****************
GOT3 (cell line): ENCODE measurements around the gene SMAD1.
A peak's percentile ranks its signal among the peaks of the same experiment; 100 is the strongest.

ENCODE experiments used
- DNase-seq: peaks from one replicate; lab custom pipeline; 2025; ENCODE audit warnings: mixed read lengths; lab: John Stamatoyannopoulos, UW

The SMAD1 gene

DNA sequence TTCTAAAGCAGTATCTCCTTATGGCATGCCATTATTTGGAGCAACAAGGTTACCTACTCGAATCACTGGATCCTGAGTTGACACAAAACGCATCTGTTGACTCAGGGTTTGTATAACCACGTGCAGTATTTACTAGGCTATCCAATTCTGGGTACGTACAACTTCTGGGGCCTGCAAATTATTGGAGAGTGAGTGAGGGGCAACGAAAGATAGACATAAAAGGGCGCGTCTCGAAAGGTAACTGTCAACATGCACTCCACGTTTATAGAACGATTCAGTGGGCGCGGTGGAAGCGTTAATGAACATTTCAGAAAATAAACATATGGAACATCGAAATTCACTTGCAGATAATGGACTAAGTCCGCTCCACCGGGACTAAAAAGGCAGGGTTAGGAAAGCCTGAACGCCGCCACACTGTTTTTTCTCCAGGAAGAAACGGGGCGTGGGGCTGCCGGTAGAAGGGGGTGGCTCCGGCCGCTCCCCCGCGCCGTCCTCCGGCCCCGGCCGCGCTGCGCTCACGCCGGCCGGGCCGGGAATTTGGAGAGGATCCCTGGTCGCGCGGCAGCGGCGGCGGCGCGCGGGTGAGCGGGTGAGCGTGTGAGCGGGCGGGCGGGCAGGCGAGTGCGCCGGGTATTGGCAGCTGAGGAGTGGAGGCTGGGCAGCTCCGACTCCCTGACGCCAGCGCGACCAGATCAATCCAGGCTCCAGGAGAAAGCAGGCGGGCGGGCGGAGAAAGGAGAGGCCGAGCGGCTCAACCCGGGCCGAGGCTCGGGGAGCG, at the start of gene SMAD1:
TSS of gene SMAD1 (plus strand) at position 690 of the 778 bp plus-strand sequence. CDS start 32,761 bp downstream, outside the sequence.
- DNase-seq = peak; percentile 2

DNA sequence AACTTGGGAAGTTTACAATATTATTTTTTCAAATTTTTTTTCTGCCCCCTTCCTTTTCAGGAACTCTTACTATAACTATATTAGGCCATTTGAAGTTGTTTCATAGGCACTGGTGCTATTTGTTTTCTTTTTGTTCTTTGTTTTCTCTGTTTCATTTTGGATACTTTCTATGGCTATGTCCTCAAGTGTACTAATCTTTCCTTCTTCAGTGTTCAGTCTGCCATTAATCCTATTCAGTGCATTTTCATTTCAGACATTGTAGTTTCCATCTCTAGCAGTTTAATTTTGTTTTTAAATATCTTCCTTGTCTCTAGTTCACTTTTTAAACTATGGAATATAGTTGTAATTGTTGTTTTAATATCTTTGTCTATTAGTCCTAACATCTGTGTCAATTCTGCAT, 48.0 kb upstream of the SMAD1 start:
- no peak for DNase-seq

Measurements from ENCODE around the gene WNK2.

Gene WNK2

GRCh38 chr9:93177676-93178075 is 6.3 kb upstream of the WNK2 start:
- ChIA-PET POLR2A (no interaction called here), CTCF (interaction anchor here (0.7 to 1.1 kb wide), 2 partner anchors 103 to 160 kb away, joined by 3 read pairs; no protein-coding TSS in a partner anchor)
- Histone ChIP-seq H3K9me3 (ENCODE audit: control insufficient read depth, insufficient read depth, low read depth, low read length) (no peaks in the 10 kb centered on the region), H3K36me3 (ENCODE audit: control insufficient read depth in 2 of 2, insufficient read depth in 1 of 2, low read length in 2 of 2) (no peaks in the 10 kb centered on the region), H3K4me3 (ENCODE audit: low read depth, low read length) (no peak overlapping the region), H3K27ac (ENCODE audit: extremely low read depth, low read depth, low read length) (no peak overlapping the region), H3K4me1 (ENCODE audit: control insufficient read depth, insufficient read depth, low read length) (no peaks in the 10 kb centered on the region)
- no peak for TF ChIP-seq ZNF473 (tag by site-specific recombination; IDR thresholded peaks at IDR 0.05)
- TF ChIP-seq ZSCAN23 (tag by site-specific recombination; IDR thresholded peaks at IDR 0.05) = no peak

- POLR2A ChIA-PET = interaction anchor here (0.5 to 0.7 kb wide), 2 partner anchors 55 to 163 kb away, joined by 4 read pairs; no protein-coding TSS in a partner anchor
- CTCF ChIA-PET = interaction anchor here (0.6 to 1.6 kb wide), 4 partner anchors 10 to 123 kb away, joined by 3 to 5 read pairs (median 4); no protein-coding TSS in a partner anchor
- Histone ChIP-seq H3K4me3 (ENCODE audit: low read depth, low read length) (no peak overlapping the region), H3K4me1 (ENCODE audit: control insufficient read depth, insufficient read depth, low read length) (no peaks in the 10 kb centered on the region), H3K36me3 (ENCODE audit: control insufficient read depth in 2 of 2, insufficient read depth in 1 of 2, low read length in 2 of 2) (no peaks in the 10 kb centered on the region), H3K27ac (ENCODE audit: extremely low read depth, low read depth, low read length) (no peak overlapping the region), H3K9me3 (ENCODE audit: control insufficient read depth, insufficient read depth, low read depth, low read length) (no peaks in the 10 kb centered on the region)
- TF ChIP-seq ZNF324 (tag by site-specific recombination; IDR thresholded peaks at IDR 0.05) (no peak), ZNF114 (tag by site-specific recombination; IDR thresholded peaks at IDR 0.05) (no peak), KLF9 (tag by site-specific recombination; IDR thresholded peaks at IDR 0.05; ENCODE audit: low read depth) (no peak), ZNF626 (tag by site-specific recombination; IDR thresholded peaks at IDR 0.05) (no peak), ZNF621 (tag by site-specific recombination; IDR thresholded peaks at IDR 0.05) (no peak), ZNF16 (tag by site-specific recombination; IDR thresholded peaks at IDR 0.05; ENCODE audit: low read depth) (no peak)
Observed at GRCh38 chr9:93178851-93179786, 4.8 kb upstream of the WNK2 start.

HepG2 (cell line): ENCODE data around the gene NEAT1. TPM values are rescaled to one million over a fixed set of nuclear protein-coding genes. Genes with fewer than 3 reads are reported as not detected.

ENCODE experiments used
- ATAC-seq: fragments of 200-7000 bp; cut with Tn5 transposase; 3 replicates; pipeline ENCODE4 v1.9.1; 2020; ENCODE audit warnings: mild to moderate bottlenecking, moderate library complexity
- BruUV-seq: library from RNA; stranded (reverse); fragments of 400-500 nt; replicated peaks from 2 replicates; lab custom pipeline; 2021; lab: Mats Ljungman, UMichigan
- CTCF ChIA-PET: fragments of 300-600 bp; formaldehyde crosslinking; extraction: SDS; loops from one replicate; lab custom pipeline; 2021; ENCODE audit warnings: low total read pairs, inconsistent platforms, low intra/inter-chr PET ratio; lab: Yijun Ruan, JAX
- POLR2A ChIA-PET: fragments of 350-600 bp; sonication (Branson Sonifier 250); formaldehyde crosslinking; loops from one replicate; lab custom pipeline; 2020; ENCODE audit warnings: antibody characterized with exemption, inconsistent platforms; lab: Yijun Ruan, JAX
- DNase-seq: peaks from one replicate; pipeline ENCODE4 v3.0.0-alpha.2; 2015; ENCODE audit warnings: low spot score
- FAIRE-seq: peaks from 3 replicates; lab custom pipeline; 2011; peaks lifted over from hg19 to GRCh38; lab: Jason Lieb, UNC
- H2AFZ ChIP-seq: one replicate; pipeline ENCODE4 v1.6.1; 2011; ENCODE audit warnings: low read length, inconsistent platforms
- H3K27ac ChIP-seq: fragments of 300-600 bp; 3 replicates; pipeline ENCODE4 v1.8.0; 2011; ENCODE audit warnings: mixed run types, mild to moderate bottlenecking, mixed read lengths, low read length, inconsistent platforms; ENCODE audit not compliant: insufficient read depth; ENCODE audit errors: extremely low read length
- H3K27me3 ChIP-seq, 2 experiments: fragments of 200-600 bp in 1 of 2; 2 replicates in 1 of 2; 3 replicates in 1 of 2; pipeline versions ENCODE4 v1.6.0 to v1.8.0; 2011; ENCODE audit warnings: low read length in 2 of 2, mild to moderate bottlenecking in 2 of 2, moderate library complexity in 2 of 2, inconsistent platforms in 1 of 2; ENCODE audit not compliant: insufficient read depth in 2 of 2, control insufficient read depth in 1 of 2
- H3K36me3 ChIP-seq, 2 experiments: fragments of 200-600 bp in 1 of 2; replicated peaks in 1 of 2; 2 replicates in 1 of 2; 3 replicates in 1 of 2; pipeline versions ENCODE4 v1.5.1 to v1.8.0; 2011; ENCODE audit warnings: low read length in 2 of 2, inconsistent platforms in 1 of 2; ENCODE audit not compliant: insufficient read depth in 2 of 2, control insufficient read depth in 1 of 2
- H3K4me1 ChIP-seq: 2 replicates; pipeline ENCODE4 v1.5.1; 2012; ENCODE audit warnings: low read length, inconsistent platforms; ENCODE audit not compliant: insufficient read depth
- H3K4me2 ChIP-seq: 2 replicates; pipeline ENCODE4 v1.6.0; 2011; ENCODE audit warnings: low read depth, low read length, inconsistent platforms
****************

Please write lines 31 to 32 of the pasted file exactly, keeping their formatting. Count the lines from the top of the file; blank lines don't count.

- H2AFZ ChIP-seq: one replicate; pipeline ENCODE4 v1.6.1; 2011; ENCODE audit warnings: low read length, inconsistent platforms
- H3K27ac ChIP-seq: fragments of 300-600 bp; 3 replicates; pipeline ENCODE4 v1.8.0; 2011; ENCODE audit warnings: mixed run types, mild to moderate bottlenecking, mixed read lengths, low read length, inconsistent platforms; ENCODE audit not compliant: insufficient read depth; ENCODE audit errors: extremely low read length